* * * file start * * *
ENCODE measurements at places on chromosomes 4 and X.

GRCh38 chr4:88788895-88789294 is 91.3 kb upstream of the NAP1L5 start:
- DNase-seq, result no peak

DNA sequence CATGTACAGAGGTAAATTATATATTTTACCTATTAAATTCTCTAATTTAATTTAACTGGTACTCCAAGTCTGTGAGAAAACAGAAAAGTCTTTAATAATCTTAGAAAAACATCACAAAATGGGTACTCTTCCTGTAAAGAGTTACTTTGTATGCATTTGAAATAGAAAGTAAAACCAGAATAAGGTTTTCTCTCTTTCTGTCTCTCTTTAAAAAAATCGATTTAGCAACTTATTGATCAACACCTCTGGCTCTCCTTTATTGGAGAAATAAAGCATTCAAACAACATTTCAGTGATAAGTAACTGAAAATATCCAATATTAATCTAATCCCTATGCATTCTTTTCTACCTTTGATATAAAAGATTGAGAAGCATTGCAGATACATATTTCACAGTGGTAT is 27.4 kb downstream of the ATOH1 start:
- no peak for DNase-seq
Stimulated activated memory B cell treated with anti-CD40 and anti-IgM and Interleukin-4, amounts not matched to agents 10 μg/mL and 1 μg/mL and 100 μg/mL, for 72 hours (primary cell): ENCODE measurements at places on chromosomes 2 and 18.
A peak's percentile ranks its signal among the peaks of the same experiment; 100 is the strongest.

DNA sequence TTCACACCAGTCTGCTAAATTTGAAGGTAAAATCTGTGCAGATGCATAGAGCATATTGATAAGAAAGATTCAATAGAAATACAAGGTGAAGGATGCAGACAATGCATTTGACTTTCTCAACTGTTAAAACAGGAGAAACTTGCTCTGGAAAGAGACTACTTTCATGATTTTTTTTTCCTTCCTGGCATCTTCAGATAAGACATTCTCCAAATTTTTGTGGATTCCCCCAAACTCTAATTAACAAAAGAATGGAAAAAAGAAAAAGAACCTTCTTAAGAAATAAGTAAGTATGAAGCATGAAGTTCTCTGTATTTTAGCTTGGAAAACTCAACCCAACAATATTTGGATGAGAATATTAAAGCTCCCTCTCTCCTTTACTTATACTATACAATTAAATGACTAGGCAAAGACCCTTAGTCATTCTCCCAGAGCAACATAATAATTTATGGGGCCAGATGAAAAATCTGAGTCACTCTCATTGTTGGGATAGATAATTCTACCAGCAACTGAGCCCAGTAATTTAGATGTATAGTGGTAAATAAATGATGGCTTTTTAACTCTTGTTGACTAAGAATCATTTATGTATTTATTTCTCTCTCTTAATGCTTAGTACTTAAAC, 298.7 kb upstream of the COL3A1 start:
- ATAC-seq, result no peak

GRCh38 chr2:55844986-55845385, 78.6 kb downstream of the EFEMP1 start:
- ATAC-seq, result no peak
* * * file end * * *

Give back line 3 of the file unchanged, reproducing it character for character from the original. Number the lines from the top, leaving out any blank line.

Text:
- DNase-seq, result no peak